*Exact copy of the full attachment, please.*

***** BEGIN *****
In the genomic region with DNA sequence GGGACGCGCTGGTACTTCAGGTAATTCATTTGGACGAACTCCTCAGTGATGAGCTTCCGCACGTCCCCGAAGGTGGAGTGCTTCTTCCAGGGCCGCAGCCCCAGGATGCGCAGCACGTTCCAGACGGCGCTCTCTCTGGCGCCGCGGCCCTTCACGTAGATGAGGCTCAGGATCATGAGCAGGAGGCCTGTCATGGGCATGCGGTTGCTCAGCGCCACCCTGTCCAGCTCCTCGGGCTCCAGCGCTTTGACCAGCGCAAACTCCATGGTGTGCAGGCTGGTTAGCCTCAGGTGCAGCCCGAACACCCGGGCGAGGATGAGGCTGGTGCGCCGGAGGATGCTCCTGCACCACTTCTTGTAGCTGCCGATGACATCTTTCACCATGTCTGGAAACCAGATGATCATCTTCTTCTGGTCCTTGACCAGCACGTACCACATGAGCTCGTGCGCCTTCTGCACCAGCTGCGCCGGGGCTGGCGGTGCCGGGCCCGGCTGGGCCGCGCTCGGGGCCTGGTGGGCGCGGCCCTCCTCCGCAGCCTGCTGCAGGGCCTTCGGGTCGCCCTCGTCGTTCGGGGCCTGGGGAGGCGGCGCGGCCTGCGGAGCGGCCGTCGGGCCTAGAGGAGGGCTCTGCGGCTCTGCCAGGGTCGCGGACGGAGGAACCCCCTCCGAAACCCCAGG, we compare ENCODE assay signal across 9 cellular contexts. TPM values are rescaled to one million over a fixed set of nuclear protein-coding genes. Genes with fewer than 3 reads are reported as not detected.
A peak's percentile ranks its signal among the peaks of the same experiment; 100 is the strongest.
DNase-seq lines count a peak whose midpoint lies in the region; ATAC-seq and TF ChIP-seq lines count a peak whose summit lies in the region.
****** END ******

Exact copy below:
In the genomic region with DNA sequence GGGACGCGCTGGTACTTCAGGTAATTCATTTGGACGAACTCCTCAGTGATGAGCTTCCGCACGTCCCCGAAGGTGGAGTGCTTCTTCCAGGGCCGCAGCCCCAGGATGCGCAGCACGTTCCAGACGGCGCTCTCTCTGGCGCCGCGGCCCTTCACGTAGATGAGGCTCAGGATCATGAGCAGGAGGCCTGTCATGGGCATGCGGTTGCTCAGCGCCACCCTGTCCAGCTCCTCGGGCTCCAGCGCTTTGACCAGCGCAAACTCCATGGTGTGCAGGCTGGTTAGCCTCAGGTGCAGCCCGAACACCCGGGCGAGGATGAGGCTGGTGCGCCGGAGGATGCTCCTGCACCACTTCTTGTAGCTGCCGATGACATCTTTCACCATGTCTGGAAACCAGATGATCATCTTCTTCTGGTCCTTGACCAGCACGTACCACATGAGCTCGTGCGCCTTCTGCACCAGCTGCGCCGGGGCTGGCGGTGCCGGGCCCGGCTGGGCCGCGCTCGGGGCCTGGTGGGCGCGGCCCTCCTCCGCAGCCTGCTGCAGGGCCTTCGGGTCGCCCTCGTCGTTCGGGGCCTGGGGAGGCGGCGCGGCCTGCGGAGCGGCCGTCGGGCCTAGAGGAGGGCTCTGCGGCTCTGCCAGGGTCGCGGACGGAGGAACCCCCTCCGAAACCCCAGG, we compare ENCODE assay signal across 9 cellular contexts. TPM values are rescaled to one million over a fixed set of nuclear protein-coding genes. Genes with fewer than 3 reads are reported as not detected.
A peak's percentile ranks its signal among the peaks of the same experiment; 100 is the strongest.
DNase-seq lines count a peak whose midpoint lies in the region; ATAC-seq and TF ChIP-seq lines count a peak whose summit lies in the region.